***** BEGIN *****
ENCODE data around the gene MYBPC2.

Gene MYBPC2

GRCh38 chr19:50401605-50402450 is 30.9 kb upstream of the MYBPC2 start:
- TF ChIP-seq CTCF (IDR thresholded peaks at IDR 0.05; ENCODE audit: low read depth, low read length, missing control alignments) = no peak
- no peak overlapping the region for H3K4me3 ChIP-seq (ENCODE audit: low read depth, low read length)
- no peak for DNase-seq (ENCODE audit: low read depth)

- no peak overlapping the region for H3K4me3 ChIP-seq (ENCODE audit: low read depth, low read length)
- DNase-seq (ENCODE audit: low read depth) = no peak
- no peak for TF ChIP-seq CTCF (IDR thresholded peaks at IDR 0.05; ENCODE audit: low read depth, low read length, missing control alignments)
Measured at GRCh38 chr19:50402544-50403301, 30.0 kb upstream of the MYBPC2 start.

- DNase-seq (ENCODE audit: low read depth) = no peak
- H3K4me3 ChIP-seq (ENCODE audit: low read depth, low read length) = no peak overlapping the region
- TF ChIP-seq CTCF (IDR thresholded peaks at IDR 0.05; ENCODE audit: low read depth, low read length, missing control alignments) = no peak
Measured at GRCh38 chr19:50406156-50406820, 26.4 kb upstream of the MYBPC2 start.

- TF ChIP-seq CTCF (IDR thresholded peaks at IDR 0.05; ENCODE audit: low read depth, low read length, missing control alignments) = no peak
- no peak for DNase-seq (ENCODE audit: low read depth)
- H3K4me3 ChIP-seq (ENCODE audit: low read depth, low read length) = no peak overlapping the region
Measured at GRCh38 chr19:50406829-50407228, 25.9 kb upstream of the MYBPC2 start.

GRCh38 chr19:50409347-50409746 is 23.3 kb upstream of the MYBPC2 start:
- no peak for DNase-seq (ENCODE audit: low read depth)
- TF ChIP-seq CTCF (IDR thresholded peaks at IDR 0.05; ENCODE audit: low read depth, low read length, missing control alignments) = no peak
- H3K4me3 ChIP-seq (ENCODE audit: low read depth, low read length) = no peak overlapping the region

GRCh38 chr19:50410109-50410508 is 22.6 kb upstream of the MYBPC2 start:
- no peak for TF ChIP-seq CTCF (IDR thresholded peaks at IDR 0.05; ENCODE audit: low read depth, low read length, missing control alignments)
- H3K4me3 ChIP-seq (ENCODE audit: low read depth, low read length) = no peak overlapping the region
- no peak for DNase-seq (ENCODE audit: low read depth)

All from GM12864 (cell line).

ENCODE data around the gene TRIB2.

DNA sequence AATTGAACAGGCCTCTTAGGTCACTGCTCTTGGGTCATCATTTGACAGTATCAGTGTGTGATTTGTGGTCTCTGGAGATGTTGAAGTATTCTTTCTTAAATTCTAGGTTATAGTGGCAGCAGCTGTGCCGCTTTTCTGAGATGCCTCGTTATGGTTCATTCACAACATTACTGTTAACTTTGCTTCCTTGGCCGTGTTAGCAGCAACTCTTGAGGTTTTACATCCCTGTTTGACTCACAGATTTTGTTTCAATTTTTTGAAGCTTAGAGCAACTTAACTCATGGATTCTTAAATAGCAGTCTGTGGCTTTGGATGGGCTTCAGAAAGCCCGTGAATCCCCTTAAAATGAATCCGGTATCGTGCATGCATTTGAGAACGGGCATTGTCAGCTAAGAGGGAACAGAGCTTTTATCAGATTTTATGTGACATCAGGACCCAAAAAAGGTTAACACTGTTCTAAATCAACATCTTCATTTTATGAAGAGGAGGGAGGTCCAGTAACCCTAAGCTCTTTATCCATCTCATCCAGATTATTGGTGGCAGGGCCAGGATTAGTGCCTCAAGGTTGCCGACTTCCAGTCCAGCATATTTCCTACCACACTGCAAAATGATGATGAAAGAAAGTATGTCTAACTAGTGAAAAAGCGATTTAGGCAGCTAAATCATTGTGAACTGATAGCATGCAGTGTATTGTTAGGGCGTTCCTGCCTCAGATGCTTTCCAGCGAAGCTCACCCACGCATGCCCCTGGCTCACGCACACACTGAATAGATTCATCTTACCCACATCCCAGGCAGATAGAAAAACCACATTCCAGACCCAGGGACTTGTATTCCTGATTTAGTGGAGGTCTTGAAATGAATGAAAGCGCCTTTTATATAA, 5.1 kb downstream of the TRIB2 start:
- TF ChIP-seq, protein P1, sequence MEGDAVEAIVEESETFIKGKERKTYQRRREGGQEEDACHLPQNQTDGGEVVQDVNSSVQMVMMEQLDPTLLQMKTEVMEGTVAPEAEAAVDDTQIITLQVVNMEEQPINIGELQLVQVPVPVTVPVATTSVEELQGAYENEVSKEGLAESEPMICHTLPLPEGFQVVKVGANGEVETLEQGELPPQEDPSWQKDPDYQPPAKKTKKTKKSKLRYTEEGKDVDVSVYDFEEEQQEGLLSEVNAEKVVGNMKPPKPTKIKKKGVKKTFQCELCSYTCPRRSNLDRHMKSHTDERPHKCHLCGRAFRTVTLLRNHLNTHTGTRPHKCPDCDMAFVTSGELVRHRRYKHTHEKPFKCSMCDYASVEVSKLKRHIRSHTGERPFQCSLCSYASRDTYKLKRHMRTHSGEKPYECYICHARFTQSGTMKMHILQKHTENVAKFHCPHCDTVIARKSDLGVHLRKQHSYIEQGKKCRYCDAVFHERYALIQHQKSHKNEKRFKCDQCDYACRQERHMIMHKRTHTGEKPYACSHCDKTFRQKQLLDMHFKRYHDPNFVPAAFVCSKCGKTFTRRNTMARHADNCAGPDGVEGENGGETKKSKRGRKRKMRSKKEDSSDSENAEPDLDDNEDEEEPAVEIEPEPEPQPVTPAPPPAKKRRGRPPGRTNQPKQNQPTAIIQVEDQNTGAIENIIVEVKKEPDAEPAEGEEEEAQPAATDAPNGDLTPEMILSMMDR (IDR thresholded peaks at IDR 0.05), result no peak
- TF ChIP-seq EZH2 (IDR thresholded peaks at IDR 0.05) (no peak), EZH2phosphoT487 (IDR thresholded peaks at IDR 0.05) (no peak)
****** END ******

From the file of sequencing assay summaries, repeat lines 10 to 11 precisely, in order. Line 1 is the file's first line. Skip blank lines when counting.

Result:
Measured at GRCh38 chr19:50402544-50403301, 30.0 kb upstream of the MYBPC2 start.

- DNase-seq (ENCODE audit: low read depth) = no peak